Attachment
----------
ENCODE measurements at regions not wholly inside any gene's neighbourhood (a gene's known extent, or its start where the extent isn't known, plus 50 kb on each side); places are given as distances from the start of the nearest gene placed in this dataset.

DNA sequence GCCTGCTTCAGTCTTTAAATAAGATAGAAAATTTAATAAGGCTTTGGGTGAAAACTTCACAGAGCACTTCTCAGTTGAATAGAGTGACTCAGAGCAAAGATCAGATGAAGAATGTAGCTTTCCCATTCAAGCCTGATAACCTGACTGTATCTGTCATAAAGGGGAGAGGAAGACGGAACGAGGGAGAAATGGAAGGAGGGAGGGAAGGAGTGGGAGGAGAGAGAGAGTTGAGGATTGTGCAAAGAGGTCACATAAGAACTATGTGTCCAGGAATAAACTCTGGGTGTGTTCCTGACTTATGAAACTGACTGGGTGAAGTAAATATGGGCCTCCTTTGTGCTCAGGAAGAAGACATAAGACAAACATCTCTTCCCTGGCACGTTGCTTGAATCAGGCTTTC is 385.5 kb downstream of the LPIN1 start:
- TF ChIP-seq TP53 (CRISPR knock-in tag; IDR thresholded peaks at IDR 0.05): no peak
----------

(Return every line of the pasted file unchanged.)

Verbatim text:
ENCODE measurements at regions not wholly inside any gene's neighbourhood (a gene's known extent, or its start where the extent isn't known, plus 50 kb on each side); places are given as distances from the start of the nearest gene placed in this dataset.

DNA sequence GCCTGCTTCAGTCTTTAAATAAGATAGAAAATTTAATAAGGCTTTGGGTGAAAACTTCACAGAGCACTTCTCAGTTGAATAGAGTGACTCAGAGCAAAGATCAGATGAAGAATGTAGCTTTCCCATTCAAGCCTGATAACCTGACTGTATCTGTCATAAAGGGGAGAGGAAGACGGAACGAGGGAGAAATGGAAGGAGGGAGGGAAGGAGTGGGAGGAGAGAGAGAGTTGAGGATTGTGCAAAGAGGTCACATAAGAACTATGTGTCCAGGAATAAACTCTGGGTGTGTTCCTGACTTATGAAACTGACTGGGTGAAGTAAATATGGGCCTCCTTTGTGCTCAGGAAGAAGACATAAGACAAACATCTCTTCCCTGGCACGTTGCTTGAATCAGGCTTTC is 385.5 kb downstream of the LPIN1 start:
- TF ChIP-seq TP53 (CRISPR knock-in tag; IDR thresholded peaks at IDR 0.05): no peak